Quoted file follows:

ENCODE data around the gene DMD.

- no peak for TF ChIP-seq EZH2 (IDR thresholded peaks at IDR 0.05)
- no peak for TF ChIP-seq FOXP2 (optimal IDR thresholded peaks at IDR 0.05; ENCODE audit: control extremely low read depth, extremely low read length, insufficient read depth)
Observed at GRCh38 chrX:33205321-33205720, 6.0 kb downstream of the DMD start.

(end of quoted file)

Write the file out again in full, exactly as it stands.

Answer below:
ENCODE data around the gene DMD.

- no peak for TF ChIP-seq EZH2 (IDR thresholded peaks at IDR 0.05)
- no peak for TF ChIP-seq FOXP2 (optimal IDR thresholded peaks at IDR 0.05; ENCODE audit: control extremely low read depth, extremely low read length, insufficient read depth)
Observed at GRCh38 chrX:33205321-33205720, 6.0 kb downstream of the DMD start.